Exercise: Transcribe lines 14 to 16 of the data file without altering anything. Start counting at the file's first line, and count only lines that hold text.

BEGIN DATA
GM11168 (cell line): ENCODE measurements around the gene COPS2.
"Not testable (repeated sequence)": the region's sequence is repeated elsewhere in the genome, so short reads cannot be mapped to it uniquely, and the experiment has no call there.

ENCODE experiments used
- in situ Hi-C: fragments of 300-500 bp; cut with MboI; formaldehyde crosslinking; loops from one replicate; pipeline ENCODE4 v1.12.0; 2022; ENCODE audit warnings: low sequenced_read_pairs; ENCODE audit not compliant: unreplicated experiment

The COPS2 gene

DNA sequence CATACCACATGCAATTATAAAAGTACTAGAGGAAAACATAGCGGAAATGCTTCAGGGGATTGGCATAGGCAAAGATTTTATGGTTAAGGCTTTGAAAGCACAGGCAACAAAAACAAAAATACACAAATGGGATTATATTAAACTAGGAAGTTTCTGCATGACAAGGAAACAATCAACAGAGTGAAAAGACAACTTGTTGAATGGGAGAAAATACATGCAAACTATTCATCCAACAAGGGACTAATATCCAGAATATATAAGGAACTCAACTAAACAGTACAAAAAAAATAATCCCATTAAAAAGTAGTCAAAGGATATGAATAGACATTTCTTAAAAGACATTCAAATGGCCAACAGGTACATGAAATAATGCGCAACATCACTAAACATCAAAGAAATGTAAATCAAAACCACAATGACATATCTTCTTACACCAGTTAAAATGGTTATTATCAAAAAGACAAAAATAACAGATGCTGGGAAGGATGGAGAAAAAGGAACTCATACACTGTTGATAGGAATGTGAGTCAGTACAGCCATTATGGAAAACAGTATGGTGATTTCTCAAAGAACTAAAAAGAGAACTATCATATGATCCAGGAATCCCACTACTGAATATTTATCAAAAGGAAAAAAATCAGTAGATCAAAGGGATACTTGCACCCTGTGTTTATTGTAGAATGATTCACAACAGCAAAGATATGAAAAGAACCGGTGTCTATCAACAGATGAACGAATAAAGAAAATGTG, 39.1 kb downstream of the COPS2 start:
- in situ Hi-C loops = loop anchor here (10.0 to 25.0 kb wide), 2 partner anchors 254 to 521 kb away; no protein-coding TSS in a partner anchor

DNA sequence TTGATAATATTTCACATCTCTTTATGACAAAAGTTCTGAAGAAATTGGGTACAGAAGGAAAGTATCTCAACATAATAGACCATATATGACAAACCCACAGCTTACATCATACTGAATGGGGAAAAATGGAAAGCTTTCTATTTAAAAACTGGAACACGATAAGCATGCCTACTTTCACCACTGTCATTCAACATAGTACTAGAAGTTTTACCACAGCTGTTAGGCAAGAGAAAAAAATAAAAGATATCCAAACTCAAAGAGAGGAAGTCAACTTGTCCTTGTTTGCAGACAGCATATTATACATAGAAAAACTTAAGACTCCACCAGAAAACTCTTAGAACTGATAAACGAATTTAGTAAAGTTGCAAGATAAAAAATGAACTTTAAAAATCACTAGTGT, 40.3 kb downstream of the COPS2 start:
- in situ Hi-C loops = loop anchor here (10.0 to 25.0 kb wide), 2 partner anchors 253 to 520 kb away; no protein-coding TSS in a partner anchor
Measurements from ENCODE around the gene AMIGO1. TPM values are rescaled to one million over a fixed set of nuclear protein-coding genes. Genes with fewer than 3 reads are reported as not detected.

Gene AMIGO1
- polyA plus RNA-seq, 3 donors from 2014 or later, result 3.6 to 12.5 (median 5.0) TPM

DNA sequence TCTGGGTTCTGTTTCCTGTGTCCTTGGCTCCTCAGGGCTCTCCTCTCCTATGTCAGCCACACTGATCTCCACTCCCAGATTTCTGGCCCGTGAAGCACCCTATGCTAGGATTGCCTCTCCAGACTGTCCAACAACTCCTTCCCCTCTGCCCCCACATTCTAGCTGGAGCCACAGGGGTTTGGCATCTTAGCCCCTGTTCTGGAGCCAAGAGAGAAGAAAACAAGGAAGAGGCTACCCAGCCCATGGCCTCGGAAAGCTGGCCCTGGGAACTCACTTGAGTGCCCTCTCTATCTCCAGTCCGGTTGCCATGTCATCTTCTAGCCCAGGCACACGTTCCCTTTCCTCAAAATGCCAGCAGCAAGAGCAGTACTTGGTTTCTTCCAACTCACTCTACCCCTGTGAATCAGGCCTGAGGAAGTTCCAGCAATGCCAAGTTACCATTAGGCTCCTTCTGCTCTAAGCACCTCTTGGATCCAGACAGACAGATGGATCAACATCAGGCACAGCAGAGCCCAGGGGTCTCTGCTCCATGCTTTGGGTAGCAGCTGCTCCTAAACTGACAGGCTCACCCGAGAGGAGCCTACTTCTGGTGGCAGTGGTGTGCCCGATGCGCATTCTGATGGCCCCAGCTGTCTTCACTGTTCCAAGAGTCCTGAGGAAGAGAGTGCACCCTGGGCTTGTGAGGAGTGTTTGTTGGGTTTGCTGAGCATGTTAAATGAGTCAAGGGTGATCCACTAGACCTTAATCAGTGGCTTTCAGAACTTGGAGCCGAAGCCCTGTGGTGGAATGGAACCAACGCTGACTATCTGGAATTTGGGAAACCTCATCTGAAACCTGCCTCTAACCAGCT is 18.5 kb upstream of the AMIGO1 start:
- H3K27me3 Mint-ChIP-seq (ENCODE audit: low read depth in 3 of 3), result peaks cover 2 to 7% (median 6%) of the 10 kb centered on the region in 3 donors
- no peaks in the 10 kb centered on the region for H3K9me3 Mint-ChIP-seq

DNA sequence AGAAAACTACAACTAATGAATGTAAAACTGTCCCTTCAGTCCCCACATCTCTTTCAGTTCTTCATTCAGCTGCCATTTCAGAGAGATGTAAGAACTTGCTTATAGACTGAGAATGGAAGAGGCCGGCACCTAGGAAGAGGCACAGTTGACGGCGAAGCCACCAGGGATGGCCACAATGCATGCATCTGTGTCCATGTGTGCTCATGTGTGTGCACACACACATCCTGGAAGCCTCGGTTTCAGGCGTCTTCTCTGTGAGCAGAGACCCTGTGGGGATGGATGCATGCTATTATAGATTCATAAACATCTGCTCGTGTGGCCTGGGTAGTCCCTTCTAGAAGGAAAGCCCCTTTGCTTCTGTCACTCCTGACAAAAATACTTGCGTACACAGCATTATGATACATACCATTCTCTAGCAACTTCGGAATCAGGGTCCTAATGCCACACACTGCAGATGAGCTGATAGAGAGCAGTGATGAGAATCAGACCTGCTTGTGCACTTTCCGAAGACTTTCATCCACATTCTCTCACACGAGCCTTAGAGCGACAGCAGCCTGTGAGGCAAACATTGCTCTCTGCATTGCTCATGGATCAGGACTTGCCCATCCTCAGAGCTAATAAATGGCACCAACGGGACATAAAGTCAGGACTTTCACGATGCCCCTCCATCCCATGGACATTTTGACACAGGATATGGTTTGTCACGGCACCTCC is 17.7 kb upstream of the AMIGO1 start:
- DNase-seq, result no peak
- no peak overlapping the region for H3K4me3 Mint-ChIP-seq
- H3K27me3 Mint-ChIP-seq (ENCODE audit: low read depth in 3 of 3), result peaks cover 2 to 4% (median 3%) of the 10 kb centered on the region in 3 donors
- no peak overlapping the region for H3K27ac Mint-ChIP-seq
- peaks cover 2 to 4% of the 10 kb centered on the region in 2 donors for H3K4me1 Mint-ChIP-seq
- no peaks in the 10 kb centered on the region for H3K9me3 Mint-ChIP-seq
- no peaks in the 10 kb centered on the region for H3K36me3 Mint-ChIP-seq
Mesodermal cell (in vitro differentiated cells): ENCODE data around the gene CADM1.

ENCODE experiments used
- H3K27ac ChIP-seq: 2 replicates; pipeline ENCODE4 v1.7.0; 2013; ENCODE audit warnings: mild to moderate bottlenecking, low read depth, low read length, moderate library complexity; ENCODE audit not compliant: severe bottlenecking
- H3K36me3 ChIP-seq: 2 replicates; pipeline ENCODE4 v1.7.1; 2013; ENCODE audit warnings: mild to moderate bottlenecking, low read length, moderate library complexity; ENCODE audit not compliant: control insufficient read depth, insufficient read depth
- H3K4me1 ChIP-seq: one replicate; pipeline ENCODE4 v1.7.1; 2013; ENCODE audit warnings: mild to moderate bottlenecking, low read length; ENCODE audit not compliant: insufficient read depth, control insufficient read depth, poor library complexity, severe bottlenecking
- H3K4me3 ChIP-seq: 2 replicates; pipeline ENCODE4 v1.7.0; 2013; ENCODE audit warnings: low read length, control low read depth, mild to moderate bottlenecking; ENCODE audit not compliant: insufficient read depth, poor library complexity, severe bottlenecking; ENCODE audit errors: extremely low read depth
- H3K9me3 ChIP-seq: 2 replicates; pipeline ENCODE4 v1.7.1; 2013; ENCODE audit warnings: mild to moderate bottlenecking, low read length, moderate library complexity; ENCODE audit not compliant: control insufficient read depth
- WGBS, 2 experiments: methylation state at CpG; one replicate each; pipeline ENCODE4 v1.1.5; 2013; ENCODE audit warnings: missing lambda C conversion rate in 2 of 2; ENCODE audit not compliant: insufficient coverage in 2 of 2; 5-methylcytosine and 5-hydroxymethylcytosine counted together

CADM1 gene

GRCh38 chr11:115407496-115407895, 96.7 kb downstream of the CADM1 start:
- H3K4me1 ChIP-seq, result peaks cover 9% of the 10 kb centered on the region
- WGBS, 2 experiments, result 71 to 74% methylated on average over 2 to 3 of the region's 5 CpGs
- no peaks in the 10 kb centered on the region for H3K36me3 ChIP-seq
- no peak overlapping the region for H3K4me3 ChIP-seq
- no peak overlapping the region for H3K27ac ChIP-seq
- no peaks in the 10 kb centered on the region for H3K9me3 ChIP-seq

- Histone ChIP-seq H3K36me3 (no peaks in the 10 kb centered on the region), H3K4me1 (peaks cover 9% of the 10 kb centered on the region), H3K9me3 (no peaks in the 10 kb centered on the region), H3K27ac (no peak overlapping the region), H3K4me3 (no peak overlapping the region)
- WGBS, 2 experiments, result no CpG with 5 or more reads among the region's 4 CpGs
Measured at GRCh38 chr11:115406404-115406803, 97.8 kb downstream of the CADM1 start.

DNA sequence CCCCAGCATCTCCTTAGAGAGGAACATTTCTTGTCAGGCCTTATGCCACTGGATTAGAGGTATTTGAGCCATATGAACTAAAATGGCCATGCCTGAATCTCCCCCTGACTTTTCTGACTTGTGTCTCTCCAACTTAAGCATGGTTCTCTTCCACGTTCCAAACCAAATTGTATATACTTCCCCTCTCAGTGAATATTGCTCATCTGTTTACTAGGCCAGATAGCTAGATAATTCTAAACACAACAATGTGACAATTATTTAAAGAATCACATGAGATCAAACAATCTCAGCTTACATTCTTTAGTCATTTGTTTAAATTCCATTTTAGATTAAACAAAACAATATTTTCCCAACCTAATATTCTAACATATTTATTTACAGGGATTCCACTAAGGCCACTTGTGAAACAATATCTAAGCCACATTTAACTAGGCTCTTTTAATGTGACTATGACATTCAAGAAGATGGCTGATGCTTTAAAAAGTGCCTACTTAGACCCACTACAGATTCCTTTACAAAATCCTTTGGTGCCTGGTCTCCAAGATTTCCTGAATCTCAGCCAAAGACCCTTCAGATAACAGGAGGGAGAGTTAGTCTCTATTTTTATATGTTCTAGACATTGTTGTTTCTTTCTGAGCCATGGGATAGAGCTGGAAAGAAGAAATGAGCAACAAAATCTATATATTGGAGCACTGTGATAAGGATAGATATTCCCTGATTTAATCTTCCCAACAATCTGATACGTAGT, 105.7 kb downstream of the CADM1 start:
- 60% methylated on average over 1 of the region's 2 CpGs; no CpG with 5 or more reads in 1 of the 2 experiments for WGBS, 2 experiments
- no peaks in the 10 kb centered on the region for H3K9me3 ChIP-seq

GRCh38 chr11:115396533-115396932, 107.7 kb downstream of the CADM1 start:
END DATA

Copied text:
- H3K27me3 Mint-ChIP-seq (ENCODE audit: low read depth in 3 of 3), result peaks cover 2 to 7% (median 6%) of the 10 kb centered on the region in 3 donors
- no peaks in the 10 kb centered on the region for H3K9me3 Mint-ChIP-seq

DNA sequence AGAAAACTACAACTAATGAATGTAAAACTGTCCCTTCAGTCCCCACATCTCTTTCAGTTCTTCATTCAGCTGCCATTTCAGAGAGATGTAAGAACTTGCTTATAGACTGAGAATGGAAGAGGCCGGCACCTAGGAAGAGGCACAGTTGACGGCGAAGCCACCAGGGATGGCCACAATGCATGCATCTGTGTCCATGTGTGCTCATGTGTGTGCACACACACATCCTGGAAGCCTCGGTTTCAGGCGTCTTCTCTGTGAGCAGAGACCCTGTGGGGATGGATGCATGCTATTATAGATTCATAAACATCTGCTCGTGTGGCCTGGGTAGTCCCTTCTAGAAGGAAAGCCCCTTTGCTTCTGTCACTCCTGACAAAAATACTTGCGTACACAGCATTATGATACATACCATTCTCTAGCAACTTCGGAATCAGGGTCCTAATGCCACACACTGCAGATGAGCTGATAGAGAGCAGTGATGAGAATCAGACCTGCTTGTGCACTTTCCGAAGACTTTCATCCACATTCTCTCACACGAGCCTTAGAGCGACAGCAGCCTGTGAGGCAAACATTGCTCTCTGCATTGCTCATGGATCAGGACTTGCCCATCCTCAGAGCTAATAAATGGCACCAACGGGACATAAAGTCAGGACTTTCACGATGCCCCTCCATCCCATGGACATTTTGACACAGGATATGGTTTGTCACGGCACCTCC is 17.7 kb upstream of the AMIGO1 start: